Page 2454 - Week 07 - Tuesday, 1 July 2008

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department, and there is that awful fear that their children will be taken away. While mandatory recording and collaboration between the department and the various support agencies is fundamental to improving outcomes for these children and young people and their families, it can create distrust and make things more difficult.

The bill does have provision for wraparound services, and the department is running some great programs. We need to be mindful that there are people who have had bad experiences with care and protection or who have poor knowledge of how the system works and who will be unlikely to ask for help until it is too late. Is the mother with a drug issue going to report that she is having trouble looking after her children when she fears that she will be criminalised? There are so many issues that people will have to toss up, and I can understand that even people with the best of intentions for their parenting may have reluctance about seeking help. That is why we need more liaison with the community. We need to develop community awareness, but not in a punitive way. It must be done in a way that is about a caring community.

I have to commend the work that is being done in the child and family centres. I think that is a really excellent approach. I think the early childhood schools, if they do what the government hopes they will do, will also assist in this process. Really, the basis needs to be the education of families in a child-friendly and easy-to-understand manner on how the care and protection system works and how they can use it to make their lives better for their kids. I think that is the intention of this legislation.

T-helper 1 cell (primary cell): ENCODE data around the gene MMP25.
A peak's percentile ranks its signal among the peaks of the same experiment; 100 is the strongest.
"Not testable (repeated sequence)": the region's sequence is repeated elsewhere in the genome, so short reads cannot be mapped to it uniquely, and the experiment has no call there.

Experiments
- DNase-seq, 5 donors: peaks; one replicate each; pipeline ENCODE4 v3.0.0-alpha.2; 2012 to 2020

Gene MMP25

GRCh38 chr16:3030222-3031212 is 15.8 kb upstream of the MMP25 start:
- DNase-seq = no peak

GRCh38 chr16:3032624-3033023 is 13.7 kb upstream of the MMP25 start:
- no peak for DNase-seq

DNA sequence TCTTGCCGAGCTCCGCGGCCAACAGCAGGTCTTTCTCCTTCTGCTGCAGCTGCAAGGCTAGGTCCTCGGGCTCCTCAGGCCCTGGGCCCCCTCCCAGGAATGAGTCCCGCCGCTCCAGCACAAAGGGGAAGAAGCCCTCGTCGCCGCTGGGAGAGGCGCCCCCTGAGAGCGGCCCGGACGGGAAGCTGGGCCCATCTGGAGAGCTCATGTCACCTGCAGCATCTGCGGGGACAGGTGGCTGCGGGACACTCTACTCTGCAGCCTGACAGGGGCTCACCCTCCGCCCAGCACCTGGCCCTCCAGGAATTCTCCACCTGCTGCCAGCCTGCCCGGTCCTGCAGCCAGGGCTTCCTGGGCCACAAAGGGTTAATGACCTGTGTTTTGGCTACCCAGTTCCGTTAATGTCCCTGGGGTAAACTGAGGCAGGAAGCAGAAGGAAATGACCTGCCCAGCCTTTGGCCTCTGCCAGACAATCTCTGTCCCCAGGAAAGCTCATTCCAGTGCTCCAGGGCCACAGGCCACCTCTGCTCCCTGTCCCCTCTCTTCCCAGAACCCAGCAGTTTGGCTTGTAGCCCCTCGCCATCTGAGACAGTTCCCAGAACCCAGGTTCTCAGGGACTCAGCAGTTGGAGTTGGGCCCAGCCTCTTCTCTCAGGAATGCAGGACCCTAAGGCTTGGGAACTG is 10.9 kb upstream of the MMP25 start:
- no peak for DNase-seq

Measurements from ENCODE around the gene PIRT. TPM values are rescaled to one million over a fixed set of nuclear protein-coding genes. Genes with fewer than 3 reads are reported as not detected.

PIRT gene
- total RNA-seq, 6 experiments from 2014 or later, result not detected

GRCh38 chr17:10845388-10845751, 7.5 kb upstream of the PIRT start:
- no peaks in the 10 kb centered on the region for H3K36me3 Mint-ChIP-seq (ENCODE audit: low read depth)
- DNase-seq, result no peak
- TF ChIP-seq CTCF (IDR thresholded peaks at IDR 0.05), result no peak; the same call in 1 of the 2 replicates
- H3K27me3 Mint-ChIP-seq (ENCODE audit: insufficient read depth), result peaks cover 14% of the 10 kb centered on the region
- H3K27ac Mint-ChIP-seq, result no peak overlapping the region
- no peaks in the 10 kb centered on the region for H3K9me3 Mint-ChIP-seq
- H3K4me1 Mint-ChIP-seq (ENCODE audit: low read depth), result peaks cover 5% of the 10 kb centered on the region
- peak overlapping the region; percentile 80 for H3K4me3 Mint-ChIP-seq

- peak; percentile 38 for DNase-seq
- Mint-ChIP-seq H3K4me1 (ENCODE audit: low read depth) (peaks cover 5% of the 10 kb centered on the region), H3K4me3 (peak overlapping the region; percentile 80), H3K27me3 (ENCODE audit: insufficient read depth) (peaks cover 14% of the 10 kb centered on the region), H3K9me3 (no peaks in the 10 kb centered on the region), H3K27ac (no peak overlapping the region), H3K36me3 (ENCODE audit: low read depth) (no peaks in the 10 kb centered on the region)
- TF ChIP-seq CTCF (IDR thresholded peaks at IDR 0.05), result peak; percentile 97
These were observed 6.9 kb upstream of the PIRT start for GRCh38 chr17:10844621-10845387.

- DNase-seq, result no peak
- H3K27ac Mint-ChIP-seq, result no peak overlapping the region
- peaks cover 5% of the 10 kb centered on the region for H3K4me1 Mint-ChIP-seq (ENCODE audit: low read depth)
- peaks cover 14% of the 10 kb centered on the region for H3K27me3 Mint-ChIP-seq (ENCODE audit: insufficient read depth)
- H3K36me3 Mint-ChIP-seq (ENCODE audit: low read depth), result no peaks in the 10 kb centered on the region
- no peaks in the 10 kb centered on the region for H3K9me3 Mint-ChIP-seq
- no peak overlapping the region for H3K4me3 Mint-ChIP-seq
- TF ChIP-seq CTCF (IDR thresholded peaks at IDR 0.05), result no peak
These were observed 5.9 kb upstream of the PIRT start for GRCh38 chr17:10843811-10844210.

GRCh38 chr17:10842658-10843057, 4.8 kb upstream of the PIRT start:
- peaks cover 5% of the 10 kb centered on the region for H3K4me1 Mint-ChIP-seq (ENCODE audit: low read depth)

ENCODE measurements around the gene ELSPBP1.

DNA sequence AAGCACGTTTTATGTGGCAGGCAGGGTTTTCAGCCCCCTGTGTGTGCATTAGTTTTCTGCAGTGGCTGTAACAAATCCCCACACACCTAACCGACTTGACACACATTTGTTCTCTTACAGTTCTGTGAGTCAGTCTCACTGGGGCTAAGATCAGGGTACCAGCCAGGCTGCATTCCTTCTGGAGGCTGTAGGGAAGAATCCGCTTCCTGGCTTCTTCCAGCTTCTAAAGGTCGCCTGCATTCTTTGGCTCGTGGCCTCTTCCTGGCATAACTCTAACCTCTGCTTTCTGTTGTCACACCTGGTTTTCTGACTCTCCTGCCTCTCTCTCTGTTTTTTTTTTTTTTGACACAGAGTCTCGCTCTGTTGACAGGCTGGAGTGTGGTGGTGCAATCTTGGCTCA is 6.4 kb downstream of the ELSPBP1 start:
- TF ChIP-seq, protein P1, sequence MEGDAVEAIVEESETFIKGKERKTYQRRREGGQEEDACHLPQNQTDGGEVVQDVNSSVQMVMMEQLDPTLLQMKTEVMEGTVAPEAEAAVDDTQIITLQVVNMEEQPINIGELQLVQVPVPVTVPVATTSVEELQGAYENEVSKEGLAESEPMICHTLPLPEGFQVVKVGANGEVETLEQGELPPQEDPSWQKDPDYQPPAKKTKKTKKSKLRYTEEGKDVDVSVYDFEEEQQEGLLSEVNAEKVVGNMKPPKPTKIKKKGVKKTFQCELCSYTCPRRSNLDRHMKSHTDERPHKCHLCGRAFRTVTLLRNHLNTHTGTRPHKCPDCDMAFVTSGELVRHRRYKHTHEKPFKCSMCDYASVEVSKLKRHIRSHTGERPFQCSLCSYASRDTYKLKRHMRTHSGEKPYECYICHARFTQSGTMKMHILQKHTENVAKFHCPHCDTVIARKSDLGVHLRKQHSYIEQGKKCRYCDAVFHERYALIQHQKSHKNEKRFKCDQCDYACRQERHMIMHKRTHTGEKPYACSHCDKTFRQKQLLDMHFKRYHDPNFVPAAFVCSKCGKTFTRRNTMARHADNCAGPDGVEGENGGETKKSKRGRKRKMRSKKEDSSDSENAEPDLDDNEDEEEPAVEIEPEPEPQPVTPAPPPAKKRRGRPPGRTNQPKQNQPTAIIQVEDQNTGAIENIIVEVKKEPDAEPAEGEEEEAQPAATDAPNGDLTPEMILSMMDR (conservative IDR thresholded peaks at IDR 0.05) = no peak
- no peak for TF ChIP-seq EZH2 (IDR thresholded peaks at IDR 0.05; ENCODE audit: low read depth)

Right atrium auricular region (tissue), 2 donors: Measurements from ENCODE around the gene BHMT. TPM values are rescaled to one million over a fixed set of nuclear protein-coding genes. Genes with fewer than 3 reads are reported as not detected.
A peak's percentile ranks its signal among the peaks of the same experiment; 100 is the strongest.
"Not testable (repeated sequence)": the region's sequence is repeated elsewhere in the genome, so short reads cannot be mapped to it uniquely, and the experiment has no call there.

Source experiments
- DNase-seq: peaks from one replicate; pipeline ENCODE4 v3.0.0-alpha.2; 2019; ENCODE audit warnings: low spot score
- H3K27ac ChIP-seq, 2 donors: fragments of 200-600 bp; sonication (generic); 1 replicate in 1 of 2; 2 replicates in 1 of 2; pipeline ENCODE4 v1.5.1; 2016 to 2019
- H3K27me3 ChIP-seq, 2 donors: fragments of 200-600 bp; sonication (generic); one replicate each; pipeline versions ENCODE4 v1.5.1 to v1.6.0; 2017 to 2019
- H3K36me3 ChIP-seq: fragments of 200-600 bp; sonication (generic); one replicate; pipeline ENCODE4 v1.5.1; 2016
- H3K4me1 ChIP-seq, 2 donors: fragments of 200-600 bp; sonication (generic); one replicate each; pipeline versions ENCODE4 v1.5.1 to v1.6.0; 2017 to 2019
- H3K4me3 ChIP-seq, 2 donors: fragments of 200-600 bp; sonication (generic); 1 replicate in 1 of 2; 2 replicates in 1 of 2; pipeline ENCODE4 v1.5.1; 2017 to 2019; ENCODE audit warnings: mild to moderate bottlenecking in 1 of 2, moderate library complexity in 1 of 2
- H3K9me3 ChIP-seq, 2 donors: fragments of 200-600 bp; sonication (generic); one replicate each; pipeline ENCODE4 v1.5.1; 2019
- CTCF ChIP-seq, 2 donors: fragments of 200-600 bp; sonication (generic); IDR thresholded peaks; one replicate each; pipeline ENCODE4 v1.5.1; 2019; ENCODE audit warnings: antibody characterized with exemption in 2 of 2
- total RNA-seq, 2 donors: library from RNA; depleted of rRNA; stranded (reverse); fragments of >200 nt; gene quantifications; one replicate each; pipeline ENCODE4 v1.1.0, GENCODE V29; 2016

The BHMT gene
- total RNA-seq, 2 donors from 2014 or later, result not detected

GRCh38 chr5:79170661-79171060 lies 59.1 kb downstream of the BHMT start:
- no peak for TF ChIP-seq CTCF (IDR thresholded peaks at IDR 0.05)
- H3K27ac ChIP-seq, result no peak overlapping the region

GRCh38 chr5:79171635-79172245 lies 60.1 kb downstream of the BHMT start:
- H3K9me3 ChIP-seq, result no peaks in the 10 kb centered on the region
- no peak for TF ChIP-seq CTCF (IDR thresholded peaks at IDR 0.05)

We need to ensure that any services which interact with families can help or at least point to help. We need greater use of schools, childcare services and community organisations to make sure that the information is out there and accessible and that people see it as supportive and not punitive. We need to make the care and protection offices themselves more child friendly and inviting places to visit. One comment made to me was that when they were out in the community, out in the town centres, they were much more accessible. Now, with the security arrangements, they are extremely unfriendly places for people to visit.

Funding to community organisations needs to be less specific and more flexible to allow appropriate responses for the benefit of children and their families with complex needs. We also need to recognise that children do not become self-sufficient, well-adjusted adults with full knowledge of the law and how to access services at 18 years of age just because they are 18.

The Create Foundation’s transitioning-from-care report card shows up the ACT as one of the worst jurisdictions in Australia for supporting kids who are exiting care. The minister’s officers informed my staff that individual arrangements can be made for assistance past the age of 18, generally for education purposes, but that this requires an aware young adult who is able to do further investigation and research and additional resources and commitment. If they are not aware they need advocates, who is?

I would like to raise a few points in relation to the corrections aspect of this bill. Clause 171—access to the open air for two hours a day—is just not good enough. This is particularly so at present when “open air” can mean access to a small, internal,

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